It’s a common fallacy of sports journalism to rest an entire game on a single play. In a 60 minute (or 3 hour) game of football, a point scored on the opening play matters just as much to the final score as a point as the clock expires. If a last-second touchdown is a team’s last chance, then they had dozens of other chances beforehand.
In that sense, it’s not right to focus only on the final play of the Columbia Football team’s (6-0, 3-0 Ivy) victory over Dartmouth (5-1, 2-1 Ivy). The final play wouldn’t have mattered had Columbia not racked up four 3-and-outs during the last half, or had quarterback Anders Hill not lobbed the ball into triple coverage when the Lions had a chance to close out the game with ten minutes left in the fourth quarter. Similarly, Dartmouth could have made the last play irrelevant by converting their third down attempts (0 for 9 on the day), or by making a chip shot field goal at the end of the first half. And, per head coach Al Bagnoli, Dartmouth would have been stopped earlier were it not for an illegal block below the waist call made during that fateful final drive.
With all of those disclaimers in mind, the end of the Dartmouth game was an absolute mess.
The game’s fourth quarter played out like a nightmare where the Lions were running through molasses, which made Dartmouth’s victory appear nearly inevitable. After the aforementioned interception in the Dartmouth endzone, the Big Green took only seven plays and under three minutes to score a touchdown, as the Lions failed to stop the run and the pass alike. The drive ended when Columbia attempted a massive blitz on first down, leaving an open Drew Estrada on the left side to receive a 38-yard touchdown pass. The Lions then went three-and-out, giving a red-hot Dartmouth team the ball with 5:18 left on the clock, with the score at 22-17 Columbia. The Big Green once again wasted no time, quickly reaching the Columbia 6-yard line on six plays. While the Lions did put up a formidable goal-line stand, they were also aided by 20 yards worth of Dartmouth penalties. On 4th-and-goal from the 27, Dartmouth failed to convert. The Lions once again went three-and-out, and the Big Green, for a third straight time, plowed through the middle of the gridiron without an ounce of resistance.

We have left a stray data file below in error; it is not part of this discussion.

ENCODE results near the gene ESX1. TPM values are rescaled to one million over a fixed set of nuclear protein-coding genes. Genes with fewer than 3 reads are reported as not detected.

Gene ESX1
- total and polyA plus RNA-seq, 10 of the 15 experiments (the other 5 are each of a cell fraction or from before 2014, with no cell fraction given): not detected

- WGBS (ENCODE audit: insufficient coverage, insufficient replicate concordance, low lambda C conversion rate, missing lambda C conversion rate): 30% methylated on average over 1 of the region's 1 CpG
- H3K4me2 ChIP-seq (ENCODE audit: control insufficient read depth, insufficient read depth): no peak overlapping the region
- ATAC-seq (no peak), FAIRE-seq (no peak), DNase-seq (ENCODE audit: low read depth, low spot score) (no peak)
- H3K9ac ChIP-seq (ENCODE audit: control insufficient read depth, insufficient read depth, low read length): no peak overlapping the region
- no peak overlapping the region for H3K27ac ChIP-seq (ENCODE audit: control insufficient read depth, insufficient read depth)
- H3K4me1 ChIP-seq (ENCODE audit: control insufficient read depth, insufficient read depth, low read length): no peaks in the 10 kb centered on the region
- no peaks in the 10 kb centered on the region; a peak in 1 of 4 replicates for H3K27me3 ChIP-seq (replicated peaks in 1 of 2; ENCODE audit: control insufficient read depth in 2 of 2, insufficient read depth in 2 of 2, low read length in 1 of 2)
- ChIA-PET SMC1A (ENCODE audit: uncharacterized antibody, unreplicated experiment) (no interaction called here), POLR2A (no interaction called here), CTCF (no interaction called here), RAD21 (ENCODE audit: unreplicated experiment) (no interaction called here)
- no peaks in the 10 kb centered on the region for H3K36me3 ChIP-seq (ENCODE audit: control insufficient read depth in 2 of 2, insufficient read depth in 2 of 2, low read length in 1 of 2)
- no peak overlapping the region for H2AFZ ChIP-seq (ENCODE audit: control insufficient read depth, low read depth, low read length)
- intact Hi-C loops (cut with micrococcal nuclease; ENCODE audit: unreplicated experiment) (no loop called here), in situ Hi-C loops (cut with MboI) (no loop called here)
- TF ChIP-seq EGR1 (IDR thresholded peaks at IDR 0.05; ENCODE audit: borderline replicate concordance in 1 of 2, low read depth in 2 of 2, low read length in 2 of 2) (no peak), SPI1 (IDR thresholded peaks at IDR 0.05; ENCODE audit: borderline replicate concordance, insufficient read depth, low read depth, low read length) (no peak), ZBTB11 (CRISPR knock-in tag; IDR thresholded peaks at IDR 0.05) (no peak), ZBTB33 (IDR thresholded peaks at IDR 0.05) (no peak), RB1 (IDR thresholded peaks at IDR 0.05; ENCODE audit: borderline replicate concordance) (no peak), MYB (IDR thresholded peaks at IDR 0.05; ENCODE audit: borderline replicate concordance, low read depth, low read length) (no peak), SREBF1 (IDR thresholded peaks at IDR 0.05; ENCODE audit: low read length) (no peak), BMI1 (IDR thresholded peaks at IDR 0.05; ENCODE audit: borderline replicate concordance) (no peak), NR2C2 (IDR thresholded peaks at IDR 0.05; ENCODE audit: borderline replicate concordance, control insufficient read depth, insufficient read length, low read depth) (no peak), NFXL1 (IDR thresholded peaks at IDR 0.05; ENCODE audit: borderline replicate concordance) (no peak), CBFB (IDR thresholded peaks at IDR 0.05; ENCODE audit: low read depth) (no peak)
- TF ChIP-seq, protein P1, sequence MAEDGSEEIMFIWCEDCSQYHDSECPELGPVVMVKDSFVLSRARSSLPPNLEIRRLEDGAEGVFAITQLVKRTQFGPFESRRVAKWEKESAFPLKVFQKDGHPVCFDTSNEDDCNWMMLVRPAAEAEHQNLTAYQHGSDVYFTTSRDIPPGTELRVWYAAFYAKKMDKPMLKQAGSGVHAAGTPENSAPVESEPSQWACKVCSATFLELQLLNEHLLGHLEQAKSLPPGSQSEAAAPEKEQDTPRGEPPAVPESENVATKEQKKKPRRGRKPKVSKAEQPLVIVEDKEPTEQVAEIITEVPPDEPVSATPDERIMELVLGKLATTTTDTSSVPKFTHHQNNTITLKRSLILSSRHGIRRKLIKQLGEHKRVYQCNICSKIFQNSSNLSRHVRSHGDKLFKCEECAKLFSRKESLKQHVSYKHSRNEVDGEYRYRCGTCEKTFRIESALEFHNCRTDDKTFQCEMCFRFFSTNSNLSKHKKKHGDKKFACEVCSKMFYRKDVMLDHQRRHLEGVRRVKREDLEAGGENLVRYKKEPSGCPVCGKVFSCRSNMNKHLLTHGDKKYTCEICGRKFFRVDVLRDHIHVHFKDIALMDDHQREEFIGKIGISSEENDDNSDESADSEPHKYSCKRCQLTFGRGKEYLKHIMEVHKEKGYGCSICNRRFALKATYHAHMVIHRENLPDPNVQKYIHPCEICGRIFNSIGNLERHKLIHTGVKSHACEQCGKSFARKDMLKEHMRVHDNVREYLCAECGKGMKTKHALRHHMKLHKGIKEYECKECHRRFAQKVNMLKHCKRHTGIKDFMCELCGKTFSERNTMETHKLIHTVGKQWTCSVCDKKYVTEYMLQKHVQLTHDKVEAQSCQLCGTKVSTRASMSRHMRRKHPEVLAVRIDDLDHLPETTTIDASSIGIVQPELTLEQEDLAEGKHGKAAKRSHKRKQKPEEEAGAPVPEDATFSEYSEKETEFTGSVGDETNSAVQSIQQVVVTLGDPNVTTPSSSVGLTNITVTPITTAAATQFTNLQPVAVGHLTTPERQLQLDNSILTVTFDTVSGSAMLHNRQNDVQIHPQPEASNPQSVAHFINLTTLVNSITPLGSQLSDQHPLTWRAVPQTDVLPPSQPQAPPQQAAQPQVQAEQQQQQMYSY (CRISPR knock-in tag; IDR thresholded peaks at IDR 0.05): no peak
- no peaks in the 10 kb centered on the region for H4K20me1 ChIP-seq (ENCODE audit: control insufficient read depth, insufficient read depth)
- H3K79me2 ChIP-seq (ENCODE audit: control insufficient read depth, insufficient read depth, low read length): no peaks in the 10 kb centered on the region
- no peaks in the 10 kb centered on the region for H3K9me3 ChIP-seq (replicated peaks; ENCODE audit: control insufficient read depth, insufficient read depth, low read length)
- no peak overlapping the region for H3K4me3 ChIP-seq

After running roughshod over the Lions for 15 whole football minutes, Dartmouth seemed posed to score with 17 seconds left on the clock at the Columbia 7-yard line. Mike Hinton rushed with a host of Columbia defenders and sacked Dartmouth quarterback Jack Heneghan for a ten-yard loss. The referees proceeded to play an animated game of hot potato for the remaining eternity of twelve to fourteen seconds. After Dartmouth handed the ball to the officials, they bobbled it towards the Dartmouth endzone. Once they retrieved it, they placed the ball at the wrong yardline. By the time the both the ball and the referees were in position, there was not a second left on the clock. Dartmouth’s red-hot offense was neutralized not by the defense, but by the officials.
Would Dartmouth have won without official intervention? Per ESPN, the Big Green had only a 14% chance of winning after the final sack. But at the game, the offense seemed unstoppable. The Big Green would have had to make an astonishing play, after already pulling off a series of last-minute victories during their last few weeks of football. It felt more than possible. So while Columbia’s win was hard-fought, it would be naive to ignore the messy end to another episode in the Lions’ undefeated streak.
The bat of truth via Gregory Fisher